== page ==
- Paperback: 800 pages
- Publisher: Sams; 4 edition (December 15, 2001)
- Language: English
- ISBN-10: 0672322234
- ISBN-13: 978-0672322235
- Product Dimensions: 7.5 x 2.3 x 9.1 inches
- Shipping Weight: 4 pounds (View shipping rates and policies)
- Average Customer Review: 461 customer reviews
- Amazon Best Sellers Rank: #2,730,416 in Books (See Top 100 in Books)
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C++ Primer Plus (4th Edition) 4th Edition
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From the Publisher
This is an update to a computer industry classic; over 100,000 copies sold in previous editions. The fourth edition presents the ANSI C++ standard beginning with a discussion of the essential elements of C++ programming: loops, expressions, functions, and classes. It walks readers through the basics of object-oriented programming: classes, inheritance, templates, and exceptions, as well as the latest object-oriented programming techniques.
The C++ Primer Plus, Fourth Edition contains hundreds of sample programs. The friendly tone, concise programs, and end-of-chapter review exercises allow beginners to write their own programs immediately.
From the Back Cover
The fourth edition presents the ANSI C++ standard beginning with a discussion of the essential elements of C++ programming: loops, expressions, functions, and classes. It walks readers through the basics of object-oriented programming: classes, inheritance, templates, and exceptions, as well as the latest object-oriented programming techniques. C++ Primer Plus contains hundreds of sample programs. The friendly tone, concise programs, and end-of-chapter review exercises allow beginners to write their own programs immediately.
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Top customer reviews
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I just finished the 5th chapter, over 1/4 of the programs in the book will not compile in OSX 10.5.2 w/ developer kit installed. The author will go on rants that are to complicated for the subject matter that he's trying to cover, then later say oh don't worry about that you'll learn about it in chapter 15.
After finishing this semester I hope that I can revisit this book, and enjoy it more. For now, it's to complicated for someone who's just starting out and has never used or taken a structured programming language before.
There is no mention of buttons, forms, windows, or text boxes at all in this book.
There are roughly 1200 pages in this book and it seems that all of these pages deal with an output function called "cout" which puts text on the screen.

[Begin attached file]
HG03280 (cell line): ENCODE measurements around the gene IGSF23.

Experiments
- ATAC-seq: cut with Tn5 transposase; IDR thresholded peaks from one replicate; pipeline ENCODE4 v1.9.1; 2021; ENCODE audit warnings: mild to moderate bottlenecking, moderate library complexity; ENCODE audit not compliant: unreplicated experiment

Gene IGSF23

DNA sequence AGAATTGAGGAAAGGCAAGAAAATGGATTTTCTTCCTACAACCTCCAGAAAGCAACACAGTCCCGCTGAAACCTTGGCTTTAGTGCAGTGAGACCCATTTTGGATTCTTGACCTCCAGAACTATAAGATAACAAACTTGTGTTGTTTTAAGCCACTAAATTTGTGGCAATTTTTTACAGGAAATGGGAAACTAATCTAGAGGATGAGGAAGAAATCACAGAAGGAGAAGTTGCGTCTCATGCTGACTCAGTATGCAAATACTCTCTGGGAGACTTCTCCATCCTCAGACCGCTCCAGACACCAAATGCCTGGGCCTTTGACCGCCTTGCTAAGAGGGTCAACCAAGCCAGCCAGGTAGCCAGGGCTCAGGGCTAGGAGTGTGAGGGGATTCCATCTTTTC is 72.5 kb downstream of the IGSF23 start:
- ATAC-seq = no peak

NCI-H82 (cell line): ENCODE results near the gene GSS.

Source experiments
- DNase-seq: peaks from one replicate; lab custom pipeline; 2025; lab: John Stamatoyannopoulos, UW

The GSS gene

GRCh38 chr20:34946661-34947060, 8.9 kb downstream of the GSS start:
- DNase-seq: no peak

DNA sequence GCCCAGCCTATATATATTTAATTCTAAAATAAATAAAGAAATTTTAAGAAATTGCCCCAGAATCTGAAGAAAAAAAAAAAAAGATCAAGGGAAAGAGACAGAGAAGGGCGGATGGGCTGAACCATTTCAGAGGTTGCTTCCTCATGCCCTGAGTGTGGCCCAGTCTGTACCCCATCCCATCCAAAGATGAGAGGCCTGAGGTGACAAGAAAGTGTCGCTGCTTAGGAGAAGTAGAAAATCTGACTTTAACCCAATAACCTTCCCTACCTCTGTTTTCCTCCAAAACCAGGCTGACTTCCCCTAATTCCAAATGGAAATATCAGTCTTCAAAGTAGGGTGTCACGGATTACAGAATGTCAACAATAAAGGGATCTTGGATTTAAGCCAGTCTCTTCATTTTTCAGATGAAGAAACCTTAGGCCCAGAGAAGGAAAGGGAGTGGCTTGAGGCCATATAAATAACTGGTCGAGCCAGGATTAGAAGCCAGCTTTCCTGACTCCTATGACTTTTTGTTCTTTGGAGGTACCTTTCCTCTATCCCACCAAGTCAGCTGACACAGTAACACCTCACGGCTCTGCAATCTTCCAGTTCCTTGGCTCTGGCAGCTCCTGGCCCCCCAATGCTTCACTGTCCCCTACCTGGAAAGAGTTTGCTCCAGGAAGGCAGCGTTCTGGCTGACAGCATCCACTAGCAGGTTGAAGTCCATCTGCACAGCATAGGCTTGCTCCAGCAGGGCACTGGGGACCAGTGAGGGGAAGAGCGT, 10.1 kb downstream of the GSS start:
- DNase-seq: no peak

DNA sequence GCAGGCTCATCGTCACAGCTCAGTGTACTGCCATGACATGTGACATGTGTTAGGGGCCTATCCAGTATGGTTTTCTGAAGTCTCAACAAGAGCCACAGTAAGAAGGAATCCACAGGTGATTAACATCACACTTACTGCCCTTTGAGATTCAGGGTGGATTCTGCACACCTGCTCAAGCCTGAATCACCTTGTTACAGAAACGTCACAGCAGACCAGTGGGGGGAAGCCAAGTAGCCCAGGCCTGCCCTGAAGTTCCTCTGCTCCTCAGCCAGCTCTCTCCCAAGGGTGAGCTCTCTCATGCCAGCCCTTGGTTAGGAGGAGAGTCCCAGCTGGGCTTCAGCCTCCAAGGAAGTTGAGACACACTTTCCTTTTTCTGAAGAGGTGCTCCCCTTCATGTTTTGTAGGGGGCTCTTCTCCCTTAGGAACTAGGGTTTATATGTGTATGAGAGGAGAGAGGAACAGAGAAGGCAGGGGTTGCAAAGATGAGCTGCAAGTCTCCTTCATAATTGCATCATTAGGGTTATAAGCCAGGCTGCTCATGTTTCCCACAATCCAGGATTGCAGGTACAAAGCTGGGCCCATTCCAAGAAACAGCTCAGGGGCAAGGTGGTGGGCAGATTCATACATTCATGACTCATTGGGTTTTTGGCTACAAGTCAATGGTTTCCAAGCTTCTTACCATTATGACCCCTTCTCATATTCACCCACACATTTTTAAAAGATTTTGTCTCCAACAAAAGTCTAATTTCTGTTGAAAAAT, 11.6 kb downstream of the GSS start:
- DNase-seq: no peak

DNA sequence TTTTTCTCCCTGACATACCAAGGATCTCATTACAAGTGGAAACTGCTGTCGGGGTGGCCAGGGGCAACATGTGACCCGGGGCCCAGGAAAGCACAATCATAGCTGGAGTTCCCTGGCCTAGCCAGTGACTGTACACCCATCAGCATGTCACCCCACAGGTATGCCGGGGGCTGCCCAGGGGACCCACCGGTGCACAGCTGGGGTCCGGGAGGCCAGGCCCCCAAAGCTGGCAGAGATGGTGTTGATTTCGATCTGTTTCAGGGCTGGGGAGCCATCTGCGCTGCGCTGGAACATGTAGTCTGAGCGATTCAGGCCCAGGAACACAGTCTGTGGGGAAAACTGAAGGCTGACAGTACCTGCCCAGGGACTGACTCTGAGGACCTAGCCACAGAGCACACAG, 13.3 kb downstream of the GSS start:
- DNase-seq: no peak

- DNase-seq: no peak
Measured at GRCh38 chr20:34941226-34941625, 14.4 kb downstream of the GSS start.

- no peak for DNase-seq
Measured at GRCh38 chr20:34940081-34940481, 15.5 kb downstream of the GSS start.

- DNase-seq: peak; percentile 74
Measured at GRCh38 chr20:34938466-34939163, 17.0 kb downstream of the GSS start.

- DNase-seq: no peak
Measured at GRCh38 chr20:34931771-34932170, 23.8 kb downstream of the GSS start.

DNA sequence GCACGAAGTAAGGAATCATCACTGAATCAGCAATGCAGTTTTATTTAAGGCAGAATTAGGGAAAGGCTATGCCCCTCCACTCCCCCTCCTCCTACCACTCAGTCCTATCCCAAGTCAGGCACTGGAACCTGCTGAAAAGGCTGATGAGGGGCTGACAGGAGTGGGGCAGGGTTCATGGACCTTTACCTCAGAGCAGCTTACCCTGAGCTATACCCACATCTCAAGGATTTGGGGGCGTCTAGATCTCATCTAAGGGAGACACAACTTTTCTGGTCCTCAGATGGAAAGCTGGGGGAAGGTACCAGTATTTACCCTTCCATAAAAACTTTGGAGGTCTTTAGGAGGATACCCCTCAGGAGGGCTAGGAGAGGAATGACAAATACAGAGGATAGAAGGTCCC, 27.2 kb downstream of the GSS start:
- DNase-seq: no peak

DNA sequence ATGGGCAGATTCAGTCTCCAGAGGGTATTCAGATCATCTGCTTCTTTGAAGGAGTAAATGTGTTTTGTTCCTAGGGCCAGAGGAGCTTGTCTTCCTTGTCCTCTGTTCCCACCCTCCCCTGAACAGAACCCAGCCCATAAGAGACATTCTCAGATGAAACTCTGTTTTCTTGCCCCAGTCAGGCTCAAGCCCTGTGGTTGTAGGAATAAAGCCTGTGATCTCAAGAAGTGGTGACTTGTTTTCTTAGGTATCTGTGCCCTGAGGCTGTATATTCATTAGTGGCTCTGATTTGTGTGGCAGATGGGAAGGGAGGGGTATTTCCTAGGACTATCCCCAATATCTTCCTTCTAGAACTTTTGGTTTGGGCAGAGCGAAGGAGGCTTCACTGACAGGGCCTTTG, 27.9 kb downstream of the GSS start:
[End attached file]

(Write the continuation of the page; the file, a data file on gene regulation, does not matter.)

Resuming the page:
I don't need to "put text on the screen" I need to put "buttons on the screen". That, unbelievably, is not in the book.
No reference to graphics, bitmaps, transparency, drawing -> nothing.
It seems to be a 1200 page c++ syntax reference.
I have about 30 years of in-depth programming experience and my only question is "how can I send it back".
It's not only a waste of money, it was a real waste of time. (having read the first 150 pages "hoping" it would sooner or later get better.
"Be warned that there are quite a bit of annoying
errors/typos scattered throughout -- I couldn't
locate an errata online."
There is an Errata sheet here:
under the "Updates" tab.
(The Errata sheet can be found on the book's page
at www DOT informit DOT com)
Some things I wish this book included were some tricks or examples which aren't as mundane. Some delving into strategy to deal with non classroom problems would be nice. As usual this simply covers the core of C with some additional information regarding C!x and C11. I browsed over this in about 2 hours and didn't see much change from the fith edition when it came to examples.
Furthermore I'm a little disappointed that there wasn't a chapter dedicated solely to the differences in C11 and C99 that was covered in his 5th edition. Additionally, it would be nice to have some of the more obscure features of C explained in further detail. Some examples of this are C scope and exactly what that means for programming and isolation. The use of examples around this is paramount in understanding how some compliers implement the language. I'll give an obscure example which I don't believe is mentioned in the book simply because the feature is considered taboo to C.
Scope can easily be understood with the goto statement. if I were to put a label for goto in c inside a separate scope ( ie, a block of code can be isolated to it's own scope with curly braces ). Then I can goto this, but can't goto some label which is not within that scope. in other words, I can't go into a curly braced section but then cannot go back out of it later because the scope has changed during execution. This is an aspect of coding and scope which isn't exemplified very well. Not that goto is a good thing to use in C, unless of course you are trying to explain scope and some of the quirky things with you can do with curly braces.
As a result there are some nuances which are otherwise lost in reference. Another example is the for loop construct and the survival of initiator variables outside of the scope of the loop and what happens to them after the use. Again this is just me remembering how scope can be very useful tool in this language although most of my knowledge is based around compliers interpreting my code. As a result, what's supposed to be happening in theory doesn't always pan out. I have had a few programs allow me to use the established variables in the for loop initiation again after the for loop breaks. this is extremely useful if you need to use a loop iteration value for some other calculation. the initiated variables following the for declaration in parenthesis don't go always go away and understanding scope becomes paramount.
This book still provides excellent information and I cannot give it any less than 5 stars.